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In order to provide students the opportunity to pursue depth in their K-12 studies, states should substantially pare the breadth requirements and mandatory course lists required for high school graduation. Testing a sampling of students on key skills needed, before and after taking specific courses, should indicate the extent to which a course advances a key skill and therefore should be mandated...
One way to increase the ability of STEM students to pursue their interests more deeply and to better customize learning would be to allow students to more easily test out of classes. One way to do this would be for Congress to tie ESEA funding to states’ adoption of competency-based credit systems. In competency-based credit systems, students receive credit for subject matter learned by taking...
Currently, high schools are focused on teaching content (e.g., history, geography, English literature) and not skills (e.g., reading for information, locating information, and applied mathematics). This is reinforced by accountability measures based on content-based tests. Skills-based assessments should replace the NAEP and NCLB subject-matter-based tests for high schoolers. The Department of...
Ph.D. support mechanisms will have little effect on students’ career decisions if students are not aware of these mechanisms. NSF, NASA, DOD, DHS and other agencies that provide Ph.D. fellowships, scholarships and/or assistantships to STEM students should conduct a joint market survey of currently enrolled B.S. students to determine whether students are even aware of these opportunities. If the...
The National Survey of Student Engagement (NSSE), is designed to obtain, on an annual basis, information from more than 1,300 colleges about student participation in programs and activities that those institutions offer for learning and personal development. Unfortunately, few colleges and universities report their institution’s scores. To change that, Congress should require that as a “check off...
Some kinds of STEM teaching methods have been shown to generate much better learning outcomes than others. But more extensive evaluation of best methods is needed. Toward that end Congress should allocate $5 million in construction costs and $2.5 million in annual operating costs to NSF for them to contract with an organization to build a showcase “STEM Test Kitchen,” perhaps located adjacent to...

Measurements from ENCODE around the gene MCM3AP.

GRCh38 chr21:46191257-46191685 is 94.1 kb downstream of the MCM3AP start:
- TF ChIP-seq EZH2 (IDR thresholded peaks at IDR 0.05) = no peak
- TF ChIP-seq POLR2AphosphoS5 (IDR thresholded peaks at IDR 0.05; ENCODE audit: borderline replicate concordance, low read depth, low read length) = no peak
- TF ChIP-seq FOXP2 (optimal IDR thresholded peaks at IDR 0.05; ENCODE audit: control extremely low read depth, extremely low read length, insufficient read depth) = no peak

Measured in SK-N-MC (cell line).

State boards of education should either abandon textbook adoption criteria entirely–and leave purchasing decisions to individual schools–or adopt new criteria that apply equally well to all learning media and that speak to skills outcomes rather than topic coverage. Substituting proof that the product improves individual learning outcomes—rather simply covering a long checklist of topics—would...
More undergraduate and graduate interdisciplinary research and teaching would increase both the quality and quantity of STEM graduates. Toward that end, federal agencies should eliminate bias against interdisciplinary work in their grant award criteria. Among other steps, they should include industry representation on review panels at more than a token level.
STEM degrees could be increased significantly if more freshmen who intended to major in STEM graduated with a STEM degree. Congress should appropriate $66M a year to the National Science Foundation, for five years; this would be matched one to two by a major philanthropy, to be awarded as prizes funds to colleges and universities that have dramatically increased the rate at which their freshmen...
Keeping STEM workers employed during sectoral or national downturns is key to maintaining adequate STEM workers. Toward that end, Congress should establish a furlough program for STEM employees in cyclic industries, whereby such employees could spend up to 18 months at a university or federal laboratory at a one-half to two-thirds pay rate. The funding for this program could come either through...
Moving to a more skills-based hiring system would make it easier for workers with STEM skills (but perhaps not with the “right” STEM degrees) to take STEM jobs. To do this Congress should appropriate funds for federal agencies to hold grant competitions in which professional societies or trade organizations would be asked to coordinate their industry sector’s move towards skills-based hiring. The...
Absent significant expansion of H-1B visas for STEM workers, Congress should establish a commission to manage H-1B visas and instruct it to create an H-1B visa system whose fees (or caps) float with unemployment rate by subfield/occupation. Alternatively, Congress could give the task of deriving an H-1B visa fee (cap) formula to the Department of Labor.
Moving STEM undergraduate and graduate education towards a more interdisciplinary model would not only attract more students to STEM, but also improve the quality of STEM education. For truly transformative change to a more interactive, interdisciplinary model of STEM education, NSF and NIH should allocate grants of up to $10M/year for institutional transformation.
To ensure the widest possible reach of this STEM talent identification program, the federal government, foundations and/or corporations should sponsor the creation of national science videogames, much as the military sponsored the creation of “America’s Army” videogame for recruiting purposes. The “high scorers” in these videogames and those who comment intelligently on associated forums could be...
The United States should move from a weak, potentially expensive, and socially inequitable system of STEM talent self-identification, to a thorough, effective, and more equitable system of directed STEM talent recruiting. Identifying, recruiting, and promoting STEM talent from our nation’s high schools should become a systematic national endeavor, similar to NCAA basketball recruiting. A key way...